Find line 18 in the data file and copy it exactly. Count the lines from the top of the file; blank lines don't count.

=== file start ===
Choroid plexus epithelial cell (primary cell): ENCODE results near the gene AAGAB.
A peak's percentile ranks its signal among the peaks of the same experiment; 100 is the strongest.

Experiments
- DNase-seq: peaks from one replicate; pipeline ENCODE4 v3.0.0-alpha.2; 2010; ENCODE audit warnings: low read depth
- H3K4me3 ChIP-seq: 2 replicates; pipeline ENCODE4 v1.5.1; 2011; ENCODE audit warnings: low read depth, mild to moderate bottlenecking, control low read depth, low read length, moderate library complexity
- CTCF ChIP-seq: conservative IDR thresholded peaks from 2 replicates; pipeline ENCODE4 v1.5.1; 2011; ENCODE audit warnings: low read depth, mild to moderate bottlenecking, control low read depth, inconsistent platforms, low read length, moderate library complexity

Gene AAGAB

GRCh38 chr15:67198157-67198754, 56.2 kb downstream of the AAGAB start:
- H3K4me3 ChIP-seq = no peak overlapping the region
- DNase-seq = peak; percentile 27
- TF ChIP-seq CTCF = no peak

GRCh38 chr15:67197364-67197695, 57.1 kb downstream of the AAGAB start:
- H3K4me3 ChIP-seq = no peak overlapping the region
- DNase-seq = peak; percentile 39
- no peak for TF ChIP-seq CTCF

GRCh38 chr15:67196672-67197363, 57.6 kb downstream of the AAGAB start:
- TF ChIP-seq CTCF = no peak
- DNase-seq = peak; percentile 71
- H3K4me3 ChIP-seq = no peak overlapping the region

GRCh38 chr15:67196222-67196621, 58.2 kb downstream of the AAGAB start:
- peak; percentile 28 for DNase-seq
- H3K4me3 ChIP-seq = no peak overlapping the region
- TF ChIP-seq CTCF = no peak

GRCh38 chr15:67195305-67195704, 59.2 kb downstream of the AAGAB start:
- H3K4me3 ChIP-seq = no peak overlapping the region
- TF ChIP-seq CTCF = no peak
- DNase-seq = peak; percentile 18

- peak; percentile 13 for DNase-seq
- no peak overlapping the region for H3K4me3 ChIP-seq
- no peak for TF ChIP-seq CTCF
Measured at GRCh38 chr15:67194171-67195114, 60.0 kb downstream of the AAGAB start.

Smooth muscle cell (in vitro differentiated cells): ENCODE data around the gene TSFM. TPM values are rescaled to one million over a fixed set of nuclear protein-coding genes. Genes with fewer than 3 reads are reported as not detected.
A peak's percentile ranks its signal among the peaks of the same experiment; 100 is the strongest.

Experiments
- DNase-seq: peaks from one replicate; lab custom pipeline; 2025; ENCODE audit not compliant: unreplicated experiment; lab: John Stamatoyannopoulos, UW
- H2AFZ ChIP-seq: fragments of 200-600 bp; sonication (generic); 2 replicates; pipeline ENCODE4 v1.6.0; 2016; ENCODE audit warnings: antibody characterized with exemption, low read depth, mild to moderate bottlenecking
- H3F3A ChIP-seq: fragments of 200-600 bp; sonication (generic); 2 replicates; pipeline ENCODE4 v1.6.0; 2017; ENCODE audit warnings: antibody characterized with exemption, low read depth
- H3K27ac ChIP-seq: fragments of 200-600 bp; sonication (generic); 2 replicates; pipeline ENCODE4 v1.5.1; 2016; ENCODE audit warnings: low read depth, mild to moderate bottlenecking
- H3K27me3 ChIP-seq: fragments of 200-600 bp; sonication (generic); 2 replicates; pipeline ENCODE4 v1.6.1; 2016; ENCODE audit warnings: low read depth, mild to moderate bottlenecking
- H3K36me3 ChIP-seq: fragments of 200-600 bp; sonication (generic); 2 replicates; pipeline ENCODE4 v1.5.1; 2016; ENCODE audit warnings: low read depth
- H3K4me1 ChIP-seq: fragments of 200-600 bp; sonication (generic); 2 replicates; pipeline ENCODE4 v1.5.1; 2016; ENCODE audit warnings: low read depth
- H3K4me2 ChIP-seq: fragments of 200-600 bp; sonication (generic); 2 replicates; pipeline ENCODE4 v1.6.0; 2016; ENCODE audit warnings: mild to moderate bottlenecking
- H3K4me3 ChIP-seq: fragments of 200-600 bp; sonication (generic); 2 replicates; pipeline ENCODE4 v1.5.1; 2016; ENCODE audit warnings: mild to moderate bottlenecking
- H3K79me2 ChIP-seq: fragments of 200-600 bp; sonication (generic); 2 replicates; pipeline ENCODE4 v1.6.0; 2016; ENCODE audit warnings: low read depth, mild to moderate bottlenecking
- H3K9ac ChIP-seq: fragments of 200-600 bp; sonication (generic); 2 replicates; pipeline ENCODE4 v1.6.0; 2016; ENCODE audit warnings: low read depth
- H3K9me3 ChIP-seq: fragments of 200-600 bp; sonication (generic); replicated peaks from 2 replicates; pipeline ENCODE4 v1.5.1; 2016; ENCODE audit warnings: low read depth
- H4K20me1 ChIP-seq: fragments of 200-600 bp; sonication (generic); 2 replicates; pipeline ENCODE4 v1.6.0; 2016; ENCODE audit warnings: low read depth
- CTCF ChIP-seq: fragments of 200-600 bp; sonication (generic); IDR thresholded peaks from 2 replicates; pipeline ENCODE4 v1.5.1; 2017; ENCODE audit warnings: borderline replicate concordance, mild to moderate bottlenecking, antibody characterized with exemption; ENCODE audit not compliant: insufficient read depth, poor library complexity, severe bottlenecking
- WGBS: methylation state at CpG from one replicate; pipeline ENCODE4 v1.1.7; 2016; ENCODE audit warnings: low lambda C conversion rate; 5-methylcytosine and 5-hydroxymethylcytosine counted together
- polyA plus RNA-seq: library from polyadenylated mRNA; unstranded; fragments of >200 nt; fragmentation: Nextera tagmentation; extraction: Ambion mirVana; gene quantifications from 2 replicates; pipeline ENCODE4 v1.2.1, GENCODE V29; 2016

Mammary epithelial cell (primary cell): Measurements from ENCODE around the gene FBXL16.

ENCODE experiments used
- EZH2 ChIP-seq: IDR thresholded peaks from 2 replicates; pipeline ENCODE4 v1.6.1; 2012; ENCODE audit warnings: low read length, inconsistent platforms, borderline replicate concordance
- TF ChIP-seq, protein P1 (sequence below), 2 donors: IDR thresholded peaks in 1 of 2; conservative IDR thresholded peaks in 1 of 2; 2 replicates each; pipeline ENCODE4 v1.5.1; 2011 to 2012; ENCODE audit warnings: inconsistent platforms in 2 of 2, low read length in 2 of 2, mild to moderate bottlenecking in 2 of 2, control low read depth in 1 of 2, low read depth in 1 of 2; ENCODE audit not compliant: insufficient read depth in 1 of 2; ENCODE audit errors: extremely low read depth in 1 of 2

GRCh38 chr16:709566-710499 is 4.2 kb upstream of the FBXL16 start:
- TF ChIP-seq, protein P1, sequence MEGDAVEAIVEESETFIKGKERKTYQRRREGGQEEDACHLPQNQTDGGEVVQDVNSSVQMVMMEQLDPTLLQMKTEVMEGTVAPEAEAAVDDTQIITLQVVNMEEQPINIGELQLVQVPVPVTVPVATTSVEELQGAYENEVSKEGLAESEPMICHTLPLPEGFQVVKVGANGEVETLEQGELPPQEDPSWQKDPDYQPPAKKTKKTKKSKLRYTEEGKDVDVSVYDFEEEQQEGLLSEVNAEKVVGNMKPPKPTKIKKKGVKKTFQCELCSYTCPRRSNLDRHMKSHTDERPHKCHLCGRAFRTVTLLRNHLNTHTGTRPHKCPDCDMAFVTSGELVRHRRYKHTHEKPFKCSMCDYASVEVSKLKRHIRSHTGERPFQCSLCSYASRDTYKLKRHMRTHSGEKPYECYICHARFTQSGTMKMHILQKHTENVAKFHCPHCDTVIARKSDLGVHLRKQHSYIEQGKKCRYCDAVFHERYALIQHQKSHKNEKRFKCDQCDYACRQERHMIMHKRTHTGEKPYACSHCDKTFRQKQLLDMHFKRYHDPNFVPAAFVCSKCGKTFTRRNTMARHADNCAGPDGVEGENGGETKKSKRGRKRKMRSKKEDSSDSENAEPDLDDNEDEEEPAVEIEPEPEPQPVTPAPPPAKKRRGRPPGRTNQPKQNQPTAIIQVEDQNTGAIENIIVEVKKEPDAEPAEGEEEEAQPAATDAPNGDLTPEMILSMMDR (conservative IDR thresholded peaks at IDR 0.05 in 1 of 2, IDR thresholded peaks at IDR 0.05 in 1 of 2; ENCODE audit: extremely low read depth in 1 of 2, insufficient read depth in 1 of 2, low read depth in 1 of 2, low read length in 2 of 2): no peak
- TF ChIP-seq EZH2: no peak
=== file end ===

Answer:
- DNase-seq = peak; percentile 71